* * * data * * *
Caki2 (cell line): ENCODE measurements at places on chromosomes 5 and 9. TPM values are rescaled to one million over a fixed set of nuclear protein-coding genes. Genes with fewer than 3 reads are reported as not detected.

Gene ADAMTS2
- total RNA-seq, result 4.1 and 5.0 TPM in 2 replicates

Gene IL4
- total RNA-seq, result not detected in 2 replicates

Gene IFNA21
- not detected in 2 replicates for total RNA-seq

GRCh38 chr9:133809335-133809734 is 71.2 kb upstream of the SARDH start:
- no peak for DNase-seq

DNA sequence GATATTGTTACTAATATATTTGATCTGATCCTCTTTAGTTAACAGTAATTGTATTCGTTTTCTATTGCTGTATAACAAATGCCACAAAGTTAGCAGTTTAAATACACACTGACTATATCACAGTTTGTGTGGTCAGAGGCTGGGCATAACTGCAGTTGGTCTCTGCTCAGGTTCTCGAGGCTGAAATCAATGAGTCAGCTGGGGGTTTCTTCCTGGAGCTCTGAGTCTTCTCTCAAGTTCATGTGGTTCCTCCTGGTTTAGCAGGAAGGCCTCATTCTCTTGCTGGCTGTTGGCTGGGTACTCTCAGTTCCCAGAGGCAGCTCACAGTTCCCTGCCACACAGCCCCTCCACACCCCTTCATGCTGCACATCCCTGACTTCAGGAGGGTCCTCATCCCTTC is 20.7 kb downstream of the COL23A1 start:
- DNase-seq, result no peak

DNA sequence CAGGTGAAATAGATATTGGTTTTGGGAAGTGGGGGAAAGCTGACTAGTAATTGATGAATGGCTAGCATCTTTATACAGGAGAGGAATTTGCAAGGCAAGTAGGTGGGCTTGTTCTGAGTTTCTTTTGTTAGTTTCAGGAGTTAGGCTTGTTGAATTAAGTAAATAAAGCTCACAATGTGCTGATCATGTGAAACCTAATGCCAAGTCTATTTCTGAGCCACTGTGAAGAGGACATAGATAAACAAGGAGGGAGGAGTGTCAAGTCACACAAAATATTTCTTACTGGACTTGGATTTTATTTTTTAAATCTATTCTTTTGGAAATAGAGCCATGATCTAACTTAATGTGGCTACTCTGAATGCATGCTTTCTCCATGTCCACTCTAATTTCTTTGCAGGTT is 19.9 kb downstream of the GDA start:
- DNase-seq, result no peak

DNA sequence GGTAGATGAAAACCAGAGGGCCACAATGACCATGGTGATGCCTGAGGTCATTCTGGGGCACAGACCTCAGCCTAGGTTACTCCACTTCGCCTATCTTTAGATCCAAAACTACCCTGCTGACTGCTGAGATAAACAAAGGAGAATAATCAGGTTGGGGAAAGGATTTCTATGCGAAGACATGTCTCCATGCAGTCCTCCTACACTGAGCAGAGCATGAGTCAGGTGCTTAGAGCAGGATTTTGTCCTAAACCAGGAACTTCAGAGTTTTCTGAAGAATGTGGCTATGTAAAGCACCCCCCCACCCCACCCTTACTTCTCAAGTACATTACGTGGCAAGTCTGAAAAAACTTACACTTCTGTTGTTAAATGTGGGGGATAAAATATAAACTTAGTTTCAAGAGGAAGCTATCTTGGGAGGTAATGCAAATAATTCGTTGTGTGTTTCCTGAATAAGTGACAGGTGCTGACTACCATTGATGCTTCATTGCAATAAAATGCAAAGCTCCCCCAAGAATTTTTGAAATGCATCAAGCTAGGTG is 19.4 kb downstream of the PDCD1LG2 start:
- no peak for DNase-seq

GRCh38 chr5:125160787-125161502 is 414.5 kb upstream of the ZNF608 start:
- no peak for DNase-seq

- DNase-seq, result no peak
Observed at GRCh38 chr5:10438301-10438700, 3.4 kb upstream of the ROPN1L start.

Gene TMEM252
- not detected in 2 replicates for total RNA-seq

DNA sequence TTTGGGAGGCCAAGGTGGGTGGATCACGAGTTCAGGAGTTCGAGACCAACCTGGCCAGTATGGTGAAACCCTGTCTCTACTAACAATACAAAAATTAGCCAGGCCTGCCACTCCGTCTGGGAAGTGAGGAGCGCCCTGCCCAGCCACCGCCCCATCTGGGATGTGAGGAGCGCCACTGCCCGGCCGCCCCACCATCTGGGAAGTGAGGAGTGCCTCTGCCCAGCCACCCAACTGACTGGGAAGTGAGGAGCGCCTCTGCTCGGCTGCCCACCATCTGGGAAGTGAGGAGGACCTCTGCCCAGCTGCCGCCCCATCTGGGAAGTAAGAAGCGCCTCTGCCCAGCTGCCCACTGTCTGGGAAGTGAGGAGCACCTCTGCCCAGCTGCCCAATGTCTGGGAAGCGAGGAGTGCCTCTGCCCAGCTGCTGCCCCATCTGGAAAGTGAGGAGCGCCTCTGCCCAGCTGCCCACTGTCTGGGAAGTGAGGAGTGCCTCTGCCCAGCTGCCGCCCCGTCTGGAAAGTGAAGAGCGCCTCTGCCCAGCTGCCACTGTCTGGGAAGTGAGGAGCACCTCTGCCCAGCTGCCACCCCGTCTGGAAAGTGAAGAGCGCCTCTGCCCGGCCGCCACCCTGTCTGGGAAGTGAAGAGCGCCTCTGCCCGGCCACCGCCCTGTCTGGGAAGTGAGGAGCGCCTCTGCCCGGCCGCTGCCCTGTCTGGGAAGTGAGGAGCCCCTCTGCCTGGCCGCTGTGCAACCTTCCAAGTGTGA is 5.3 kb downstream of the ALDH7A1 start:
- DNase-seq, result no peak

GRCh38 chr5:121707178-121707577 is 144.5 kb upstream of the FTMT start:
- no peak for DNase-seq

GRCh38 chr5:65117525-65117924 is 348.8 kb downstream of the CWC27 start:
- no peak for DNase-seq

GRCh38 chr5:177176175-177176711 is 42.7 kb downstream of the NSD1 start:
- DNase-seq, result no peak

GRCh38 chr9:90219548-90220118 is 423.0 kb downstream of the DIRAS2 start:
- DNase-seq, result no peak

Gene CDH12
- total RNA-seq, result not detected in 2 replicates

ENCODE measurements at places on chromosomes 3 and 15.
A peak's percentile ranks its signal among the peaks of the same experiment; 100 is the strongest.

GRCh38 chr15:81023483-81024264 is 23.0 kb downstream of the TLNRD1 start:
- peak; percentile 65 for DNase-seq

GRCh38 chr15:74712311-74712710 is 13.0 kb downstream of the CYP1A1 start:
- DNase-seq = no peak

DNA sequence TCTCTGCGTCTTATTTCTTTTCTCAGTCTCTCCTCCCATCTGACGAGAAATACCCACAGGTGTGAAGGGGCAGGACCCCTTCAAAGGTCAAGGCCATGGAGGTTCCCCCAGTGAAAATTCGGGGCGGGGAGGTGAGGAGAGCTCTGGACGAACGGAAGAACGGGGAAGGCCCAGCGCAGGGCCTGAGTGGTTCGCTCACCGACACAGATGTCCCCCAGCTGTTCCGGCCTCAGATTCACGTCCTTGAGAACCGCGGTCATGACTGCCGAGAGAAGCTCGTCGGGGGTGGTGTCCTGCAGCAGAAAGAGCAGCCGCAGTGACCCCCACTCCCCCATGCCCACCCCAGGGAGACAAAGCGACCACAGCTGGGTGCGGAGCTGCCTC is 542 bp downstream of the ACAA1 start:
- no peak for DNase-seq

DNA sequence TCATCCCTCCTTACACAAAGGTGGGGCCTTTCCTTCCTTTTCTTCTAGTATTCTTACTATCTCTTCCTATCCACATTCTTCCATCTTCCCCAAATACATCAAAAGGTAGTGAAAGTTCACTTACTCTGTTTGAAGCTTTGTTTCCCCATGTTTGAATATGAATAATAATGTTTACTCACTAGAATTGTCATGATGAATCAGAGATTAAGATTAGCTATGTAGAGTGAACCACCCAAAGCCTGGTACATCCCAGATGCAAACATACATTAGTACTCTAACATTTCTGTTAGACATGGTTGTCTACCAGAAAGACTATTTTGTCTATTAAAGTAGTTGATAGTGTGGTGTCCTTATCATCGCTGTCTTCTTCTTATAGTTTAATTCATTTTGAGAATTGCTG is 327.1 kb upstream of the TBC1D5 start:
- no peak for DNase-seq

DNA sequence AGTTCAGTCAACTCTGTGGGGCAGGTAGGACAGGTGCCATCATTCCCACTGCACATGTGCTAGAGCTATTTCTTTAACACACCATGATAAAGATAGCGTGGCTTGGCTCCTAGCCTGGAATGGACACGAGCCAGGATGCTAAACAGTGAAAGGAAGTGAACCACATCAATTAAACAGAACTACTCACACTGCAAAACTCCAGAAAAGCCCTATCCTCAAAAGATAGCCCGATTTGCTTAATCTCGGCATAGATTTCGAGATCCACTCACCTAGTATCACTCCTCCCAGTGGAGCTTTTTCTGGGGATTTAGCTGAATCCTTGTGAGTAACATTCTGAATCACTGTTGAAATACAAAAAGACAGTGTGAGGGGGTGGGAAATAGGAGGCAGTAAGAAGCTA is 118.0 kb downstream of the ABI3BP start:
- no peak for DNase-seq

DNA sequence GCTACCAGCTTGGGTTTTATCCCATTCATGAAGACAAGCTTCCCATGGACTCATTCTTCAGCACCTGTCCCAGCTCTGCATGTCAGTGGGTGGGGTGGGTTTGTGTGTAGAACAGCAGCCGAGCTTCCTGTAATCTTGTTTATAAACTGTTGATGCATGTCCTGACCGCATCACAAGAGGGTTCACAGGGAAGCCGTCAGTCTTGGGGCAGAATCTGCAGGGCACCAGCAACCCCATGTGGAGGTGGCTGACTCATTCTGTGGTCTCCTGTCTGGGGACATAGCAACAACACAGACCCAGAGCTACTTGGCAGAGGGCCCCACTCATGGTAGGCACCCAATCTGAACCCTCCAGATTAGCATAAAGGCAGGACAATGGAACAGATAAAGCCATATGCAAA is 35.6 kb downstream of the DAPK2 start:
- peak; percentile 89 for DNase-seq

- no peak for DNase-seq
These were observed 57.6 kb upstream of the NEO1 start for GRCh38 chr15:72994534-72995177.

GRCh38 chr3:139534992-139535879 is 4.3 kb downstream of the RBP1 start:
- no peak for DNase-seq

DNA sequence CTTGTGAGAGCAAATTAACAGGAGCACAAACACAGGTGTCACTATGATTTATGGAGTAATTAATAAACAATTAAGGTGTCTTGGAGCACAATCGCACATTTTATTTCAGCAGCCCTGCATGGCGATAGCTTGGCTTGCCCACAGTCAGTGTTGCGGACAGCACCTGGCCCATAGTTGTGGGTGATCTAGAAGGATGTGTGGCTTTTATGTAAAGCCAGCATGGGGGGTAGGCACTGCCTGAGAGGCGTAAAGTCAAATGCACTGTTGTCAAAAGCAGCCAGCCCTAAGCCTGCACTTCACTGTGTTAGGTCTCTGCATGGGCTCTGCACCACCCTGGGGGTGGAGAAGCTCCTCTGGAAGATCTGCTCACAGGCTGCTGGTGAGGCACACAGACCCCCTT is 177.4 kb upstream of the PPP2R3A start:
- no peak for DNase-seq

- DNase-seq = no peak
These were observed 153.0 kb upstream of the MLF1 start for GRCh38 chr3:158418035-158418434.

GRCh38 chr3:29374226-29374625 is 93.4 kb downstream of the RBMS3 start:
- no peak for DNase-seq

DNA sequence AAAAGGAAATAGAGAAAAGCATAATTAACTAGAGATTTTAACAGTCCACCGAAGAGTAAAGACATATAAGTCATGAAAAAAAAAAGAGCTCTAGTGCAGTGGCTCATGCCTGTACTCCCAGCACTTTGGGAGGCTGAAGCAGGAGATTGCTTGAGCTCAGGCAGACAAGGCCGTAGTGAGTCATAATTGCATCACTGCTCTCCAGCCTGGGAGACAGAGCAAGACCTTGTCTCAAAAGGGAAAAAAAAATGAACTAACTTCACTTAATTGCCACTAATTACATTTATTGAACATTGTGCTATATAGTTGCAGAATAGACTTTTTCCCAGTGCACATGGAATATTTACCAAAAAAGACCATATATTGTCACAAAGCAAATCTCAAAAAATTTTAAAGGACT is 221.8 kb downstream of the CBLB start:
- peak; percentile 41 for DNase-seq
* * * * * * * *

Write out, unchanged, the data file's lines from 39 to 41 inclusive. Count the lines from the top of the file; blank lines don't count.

- DNase-seq = no peak

DNA sequence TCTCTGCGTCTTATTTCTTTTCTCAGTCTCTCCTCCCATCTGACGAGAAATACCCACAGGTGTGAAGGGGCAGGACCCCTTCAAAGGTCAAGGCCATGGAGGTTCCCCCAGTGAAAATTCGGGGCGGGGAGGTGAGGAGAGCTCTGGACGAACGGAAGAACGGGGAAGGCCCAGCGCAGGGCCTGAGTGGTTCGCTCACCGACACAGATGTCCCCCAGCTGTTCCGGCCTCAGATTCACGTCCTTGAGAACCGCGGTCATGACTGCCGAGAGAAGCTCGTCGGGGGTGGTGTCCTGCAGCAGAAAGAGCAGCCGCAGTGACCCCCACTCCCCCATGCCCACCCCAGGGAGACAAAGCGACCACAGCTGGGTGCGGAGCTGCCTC is 542 bp downstream of the ACAA1 start:
- no peak for DNase-seq